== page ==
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Say no to unnecessary antibiotic use

By Ephraim L. Tsalik, MD November 14, 2014

Ephraim Tsalik, MD, an infectious disease expert at Duke, explains why life-saving antibiotics aren’t a magic pill when you’re plagued by common aches and pains, fever and coughing. Instead, their overuse could make you sicker, and even have global health consequences.

After years of advanced education and specialty training in infectious disease, people expect me to know exactly what’s wrong when they complain of a cough, fever, or sore throat, and that I know how to make them feel better. The truth is that far too often, the best I can do is flip a coin.

Given that uncertainty, why not prescribe an antibiotic just in case? Because it’s becoming very clear that while antibiotics can be life-saving, they are far from harmless. They can cause serious drug reactions.  They can change the balance of your healthy bacteria. They can cause a potentially fatal antibiotic-triggered infection.  Millions of Americans are hospitalized every year because of antibiotic resistant infections.

I often don’t know how to treat you because your symptoms may not be specific to a particular condition. For example, that thick, green phlegm you’ve been coughing up could be pneumonia.  Or it could be a cold you picked up when your three-year-old gave you a big kiss. Or it could be that thick haze of pollen you strolled through which set off your allergies.  As a doctor, sometimes it’s easy to tell the difference.  But most of the time it’s not.  That’s when doctors resort to testing. Unfortunately, the tests are terrible.

There’s now a recognition that unnecessary antibiotic use is far from harmless.

Is it a bacterial infection?

While there’s no great solution, we are getting close.  The most widely available tool is culture, which has been in use for about a century.  That’s when a sample of your blood or that green phlegm is tested to see if any bacteria grow.  Finding bacteria is important because that is the type of infection for which antibiotics may be helpful.  However, cultures take days and too often provide false results. 

Newer, more accurate tests provide results within hours.  They look for common viruses such as influenza or rhinovirus (a cause of the common cold).  A positive result is helpful but can’t tell whether that virus is the reason you’re sick.  A lot of people, especially children, will carry these viruses but have no symptoms.  Another caveat, something I learned from one of my mentors, is that “the absence of evidence is not the evidence of absence.” So if you don’t find bacteria in that green phlegm (because the test didn’t look for it), that doesn’t mean it’s not there. Since a possibly un-identified bacterial infection might benefit from antibiotics, many doctors prescribe an antibiotic “just in case.”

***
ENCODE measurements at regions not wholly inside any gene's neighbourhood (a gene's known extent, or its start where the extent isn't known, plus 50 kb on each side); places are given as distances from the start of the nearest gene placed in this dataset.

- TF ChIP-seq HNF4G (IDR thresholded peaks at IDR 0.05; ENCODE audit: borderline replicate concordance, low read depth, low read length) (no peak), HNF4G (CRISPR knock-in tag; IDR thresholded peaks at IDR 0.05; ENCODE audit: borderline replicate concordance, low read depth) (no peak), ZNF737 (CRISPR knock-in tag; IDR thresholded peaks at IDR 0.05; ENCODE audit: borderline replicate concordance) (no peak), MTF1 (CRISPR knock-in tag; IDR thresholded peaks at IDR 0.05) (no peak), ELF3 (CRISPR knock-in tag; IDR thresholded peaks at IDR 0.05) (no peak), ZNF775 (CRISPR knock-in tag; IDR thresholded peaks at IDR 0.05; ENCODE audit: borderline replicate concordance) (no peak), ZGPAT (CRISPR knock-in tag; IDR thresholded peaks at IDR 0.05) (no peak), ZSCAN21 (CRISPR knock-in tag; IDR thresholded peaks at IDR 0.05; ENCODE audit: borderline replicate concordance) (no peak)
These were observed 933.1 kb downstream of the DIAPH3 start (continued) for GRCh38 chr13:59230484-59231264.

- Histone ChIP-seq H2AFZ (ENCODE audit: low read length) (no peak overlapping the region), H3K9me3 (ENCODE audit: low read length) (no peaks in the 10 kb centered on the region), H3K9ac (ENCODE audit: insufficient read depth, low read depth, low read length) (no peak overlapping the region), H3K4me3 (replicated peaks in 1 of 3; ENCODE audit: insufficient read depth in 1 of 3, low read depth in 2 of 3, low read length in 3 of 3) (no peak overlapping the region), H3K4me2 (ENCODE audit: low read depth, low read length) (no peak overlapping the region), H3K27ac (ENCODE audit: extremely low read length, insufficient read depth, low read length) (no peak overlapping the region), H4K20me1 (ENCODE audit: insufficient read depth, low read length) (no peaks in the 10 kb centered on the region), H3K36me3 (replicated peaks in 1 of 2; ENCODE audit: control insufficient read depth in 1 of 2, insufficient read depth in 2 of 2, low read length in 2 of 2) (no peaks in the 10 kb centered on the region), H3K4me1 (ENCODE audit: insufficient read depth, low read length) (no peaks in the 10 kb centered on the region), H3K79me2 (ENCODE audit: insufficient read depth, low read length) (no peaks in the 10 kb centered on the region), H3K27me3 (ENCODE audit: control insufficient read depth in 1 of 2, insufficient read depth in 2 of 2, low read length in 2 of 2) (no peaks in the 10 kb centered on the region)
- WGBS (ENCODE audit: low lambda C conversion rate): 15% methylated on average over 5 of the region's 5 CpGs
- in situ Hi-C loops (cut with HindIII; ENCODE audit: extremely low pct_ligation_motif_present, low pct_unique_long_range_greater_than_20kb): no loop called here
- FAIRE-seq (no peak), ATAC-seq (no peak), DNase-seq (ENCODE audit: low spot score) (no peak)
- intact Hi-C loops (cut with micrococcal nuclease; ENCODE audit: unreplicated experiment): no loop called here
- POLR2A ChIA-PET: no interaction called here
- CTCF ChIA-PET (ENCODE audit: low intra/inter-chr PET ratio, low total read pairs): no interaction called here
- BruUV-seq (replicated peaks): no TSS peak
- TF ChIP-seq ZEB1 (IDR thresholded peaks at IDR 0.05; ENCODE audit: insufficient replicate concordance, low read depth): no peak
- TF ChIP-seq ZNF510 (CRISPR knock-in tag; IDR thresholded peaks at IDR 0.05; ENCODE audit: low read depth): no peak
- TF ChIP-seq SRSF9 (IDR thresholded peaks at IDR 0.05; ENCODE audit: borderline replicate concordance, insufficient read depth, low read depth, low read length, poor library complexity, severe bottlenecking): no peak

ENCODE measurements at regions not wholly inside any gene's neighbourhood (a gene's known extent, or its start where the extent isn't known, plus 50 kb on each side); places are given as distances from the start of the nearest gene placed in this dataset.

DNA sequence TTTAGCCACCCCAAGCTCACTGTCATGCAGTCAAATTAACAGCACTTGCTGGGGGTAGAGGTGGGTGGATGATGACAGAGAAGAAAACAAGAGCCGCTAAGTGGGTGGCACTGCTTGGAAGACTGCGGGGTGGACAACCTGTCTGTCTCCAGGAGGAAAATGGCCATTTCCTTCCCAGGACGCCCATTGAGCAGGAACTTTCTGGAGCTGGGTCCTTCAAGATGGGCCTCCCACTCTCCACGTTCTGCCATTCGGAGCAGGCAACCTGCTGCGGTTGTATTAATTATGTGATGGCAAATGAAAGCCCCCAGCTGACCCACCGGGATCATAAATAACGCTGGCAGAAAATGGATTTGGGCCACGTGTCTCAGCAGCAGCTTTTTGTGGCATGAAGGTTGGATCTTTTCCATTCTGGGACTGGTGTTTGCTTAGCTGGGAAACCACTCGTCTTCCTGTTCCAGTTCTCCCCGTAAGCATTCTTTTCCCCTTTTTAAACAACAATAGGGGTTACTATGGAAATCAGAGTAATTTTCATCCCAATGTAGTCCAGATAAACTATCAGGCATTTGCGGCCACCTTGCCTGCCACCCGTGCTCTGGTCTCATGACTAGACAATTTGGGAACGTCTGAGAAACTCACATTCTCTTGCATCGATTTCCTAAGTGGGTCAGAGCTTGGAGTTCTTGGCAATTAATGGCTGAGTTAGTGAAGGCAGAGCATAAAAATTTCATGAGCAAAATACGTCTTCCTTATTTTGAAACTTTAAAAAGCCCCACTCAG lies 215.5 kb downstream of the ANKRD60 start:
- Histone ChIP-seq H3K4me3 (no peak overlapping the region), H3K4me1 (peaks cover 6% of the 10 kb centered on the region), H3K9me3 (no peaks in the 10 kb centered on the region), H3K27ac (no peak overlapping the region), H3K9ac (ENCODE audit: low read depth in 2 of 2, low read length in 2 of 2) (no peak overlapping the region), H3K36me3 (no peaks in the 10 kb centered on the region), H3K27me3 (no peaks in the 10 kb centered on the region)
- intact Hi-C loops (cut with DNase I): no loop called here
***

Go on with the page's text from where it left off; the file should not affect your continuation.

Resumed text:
Measuring your body’s reaction to infection

A new and promising approach to build a better test is to focus on you and not what infected you. Research that I and many others have done reveals how we react, at the most basic level, to either a viral or bacterial infection.  Genes are turned on and off in a very specific and measurable way.  However, the idea of measuring your body’s genetic reaction to an infection is so new that the technology to do it quickly, easily, and cheaply is still catching up.

Global consequences of antibiotic overuse

There’s now a recognition that unnecessary antibiotic use is far from harmless. It can lead to negative consequences for you, as well as global consequences in the form of antibiotic resistance.  The problem has gotten so bad that antibiotic resistance was designated a national security and public health priority by President Obama in September 2014.  Part of how we got into this mess is that your highly educated doctors simply lacked the tools to make a fully informed decision, and used antibiotics  “just in case.” 

Next time you see your doctor for that cough, recognize that antibiotics may not be the answer.  Recognize that in most cases, you’ll get better in spite of the antibiotics.  And don’t hesitate to ask your doctor if the antibiotics are really necessary.  The good news is that a convergence of knowledge and technology has made it possible for powerful new diagnostic tools to stack the odds in your favor.  In the near future, the decisions I make about how to get you feeling better will involve more than a coin flip.

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